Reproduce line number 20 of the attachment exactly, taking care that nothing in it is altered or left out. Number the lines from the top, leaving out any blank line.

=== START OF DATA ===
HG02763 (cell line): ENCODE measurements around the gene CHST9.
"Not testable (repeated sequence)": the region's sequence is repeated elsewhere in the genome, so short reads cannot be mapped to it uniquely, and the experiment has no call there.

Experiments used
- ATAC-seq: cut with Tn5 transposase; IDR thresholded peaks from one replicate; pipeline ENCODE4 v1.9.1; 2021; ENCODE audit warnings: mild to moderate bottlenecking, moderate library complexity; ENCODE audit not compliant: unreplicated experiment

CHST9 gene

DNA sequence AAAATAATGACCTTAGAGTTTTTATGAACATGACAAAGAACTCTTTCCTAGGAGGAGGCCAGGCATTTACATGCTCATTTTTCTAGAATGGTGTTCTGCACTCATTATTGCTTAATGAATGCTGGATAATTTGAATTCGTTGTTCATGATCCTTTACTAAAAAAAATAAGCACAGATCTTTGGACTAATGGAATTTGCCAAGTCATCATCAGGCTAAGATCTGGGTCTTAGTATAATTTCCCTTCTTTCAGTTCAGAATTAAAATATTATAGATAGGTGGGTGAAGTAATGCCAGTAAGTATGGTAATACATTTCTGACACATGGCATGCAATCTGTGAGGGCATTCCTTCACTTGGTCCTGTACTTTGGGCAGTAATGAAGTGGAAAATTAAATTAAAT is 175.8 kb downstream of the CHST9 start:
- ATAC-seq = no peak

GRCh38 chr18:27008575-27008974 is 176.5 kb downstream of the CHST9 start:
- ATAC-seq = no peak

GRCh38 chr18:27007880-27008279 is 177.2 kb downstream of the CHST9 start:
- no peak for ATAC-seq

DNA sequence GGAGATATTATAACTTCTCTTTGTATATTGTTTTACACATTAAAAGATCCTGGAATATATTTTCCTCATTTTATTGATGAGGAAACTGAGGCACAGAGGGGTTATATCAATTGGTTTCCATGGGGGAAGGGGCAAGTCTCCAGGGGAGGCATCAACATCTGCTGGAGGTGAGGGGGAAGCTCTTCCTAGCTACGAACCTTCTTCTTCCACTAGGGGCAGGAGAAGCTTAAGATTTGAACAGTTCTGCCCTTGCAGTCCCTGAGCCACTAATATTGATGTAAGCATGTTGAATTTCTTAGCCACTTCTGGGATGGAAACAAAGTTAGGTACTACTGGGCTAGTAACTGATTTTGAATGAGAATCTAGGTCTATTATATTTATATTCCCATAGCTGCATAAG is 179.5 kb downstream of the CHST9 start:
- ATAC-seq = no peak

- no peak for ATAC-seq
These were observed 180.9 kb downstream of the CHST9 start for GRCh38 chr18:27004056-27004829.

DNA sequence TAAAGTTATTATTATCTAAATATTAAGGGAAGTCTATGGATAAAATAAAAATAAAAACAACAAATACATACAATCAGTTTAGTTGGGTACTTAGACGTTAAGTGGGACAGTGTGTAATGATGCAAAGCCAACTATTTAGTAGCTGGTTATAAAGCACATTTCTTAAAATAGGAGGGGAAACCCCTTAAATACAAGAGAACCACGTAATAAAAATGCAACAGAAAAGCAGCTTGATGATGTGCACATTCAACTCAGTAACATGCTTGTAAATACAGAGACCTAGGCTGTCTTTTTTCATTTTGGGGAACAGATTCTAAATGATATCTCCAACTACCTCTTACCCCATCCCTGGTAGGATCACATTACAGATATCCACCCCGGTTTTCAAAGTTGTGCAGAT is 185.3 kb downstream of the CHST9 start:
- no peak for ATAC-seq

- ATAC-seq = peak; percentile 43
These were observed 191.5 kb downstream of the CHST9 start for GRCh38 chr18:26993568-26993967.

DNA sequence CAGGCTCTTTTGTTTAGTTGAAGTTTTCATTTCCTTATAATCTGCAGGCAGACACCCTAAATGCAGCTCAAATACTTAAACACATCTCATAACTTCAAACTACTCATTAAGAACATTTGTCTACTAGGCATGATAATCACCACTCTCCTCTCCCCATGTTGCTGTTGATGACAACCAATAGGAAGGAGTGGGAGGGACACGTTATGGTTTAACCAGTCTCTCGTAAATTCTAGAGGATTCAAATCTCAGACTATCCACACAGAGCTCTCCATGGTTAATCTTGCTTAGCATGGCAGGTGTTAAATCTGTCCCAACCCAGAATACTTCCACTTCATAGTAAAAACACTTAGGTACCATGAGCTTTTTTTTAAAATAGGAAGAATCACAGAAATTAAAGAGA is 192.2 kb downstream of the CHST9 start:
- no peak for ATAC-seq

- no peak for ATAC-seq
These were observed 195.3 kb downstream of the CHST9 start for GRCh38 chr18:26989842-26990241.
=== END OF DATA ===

DNA sequence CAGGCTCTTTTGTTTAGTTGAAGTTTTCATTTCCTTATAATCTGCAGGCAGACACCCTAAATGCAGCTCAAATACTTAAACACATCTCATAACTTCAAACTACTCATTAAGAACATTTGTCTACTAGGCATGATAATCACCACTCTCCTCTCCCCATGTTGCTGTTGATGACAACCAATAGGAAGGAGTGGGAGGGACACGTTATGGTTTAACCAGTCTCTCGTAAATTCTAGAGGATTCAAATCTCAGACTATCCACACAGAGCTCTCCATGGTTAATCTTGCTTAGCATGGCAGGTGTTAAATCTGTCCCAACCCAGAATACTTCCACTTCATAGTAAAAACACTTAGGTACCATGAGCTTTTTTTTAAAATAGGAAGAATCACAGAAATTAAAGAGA is 192.2 kb downstream of the CHST9 start: